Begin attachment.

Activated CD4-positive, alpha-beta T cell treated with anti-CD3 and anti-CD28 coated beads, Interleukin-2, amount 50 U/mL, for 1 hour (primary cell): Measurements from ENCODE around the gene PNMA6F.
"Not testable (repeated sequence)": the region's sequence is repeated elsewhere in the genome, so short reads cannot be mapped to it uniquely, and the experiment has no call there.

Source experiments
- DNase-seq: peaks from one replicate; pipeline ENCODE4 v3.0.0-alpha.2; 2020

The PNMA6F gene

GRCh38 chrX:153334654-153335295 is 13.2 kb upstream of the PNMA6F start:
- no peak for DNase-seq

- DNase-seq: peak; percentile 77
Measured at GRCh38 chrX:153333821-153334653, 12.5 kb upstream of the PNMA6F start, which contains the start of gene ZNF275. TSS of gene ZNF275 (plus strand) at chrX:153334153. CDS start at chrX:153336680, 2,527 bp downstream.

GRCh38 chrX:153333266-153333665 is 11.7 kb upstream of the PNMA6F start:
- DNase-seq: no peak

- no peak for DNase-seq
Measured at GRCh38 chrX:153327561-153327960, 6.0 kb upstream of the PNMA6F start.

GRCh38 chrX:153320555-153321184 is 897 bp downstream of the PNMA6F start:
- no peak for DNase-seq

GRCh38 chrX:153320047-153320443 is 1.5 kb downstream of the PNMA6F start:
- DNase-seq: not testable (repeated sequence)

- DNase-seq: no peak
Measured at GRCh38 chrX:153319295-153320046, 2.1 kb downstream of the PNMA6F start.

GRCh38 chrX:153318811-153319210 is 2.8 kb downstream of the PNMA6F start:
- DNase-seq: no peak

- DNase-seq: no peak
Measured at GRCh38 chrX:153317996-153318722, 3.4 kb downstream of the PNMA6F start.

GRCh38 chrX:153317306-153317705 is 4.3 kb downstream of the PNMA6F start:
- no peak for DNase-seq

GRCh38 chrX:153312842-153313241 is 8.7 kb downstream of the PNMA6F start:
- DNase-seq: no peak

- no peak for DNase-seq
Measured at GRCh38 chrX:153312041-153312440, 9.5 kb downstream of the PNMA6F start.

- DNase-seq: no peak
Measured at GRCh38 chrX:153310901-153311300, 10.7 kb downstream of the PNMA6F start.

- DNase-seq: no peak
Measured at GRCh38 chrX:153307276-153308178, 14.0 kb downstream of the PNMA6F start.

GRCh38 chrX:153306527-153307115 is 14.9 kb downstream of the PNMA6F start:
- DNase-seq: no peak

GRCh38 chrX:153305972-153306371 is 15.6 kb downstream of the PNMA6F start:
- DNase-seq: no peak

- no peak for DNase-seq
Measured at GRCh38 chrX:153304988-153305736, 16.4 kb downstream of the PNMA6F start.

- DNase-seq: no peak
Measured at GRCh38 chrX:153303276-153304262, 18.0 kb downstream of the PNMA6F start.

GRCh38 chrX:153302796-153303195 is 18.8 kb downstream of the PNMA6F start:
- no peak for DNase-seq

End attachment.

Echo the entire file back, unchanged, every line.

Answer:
Activated CD4-positive, alpha-beta T cell treated with anti-CD3 and anti-CD28 coated beads, Interleukin-2, amount 50 U/mL, for 1 hour (primary cell): Measurements from ENCODE around the gene PNMA6F.
"Not testable (repeated sequence)": the region's sequence is repeated elsewhere in the genome, so short reads cannot be mapped to it uniquely, and the experiment has no call there.

Source experiments
- DNase-seq: peaks from one replicate; pipeline ENCODE4 v3.0.0-alpha.2; 2020

The PNMA6F gene

GRCh38 chrX:153334654-153335295 is 13.2 kb upstream of the PNMA6F start:
- no peak for DNase-seq

- DNase-seq: peak; percentile 77
Measured at GRCh38 chrX:153333821-153334653, 12.5 kb upstream of the PNMA6F start, which contains the start of gene ZNF275. TSS of gene ZNF275 (plus strand) at chrX:153334153. CDS start at chrX:153336680, 2,527 bp downstream.

GRCh38 chrX:153333266-153333665 is 11.7 kb upstream of the PNMA6F start:
- DNase-seq: no peak

- no peak for DNase-seq
Measured at GRCh38 chrX:153327561-153327960, 6.0 kb upstream of the PNMA6F start.

GRCh38 chrX:153320555-153321184 is 897 bp downstream of the PNMA6F start:
- no peak for DNase-seq

GRCh38 chrX:153320047-153320443 is 1.5 kb downstream of the PNMA6F start:
- DNase-seq: not testable (repeated sequence)

- DNase-seq: no peak
Measured at GRCh38 chrX:153319295-153320046, 2.1 kb downstream of the PNMA6F start.

GRCh38 chrX:153318811-153319210 is 2.8 kb downstream of the PNMA6F start:
- DNase-seq: no peak

- DNase-seq: no peak
Measured at GRCh38 chrX:153317996-153318722, 3.4 kb downstream of the PNMA6F start.

GRCh38 chrX:153317306-153317705 is 4.3 kb downstream of the PNMA6F start:
- no peak for DNase-seq

GRCh38 chrX:153312842-153313241 is 8.7 kb downstream of the PNMA6F start:
- DNase-seq: no peak

- no peak for DNase-seq
Measured at GRCh38 chrX:153312041-153312440, 9.5 kb downstream of the PNMA6F start.

- DNase-seq: no peak
Measured at GRCh38 chrX:153310901-153311300, 10.7 kb downstream of the PNMA6F start.

- DNase-seq: no peak
Measured at GRCh38 chrX:153307276-153308178, 14.0 kb downstream of the PNMA6F start.

GRCh38 chrX:153306527-153307115 is 14.9 kb downstream of the PNMA6F start:
- DNase-seq: no peak

GRCh38 chrX:153305972-153306371 is 15.6 kb downstream of the PNMA6F start:
- DNase-seq: no peak

- no peak for DNase-seq
Measured at GRCh38 chrX:153304988-153305736, 16.4 kb downstream of the PNMA6F start.

- DNase-seq: no peak
Measured at GRCh38 chrX:153303276-153304262, 18.0 kb downstream of the PNMA6F start.

GRCh38 chrX:153302796-153303195 is 18.8 kb downstream of the PNMA6F start:
- no peak for DNase-seq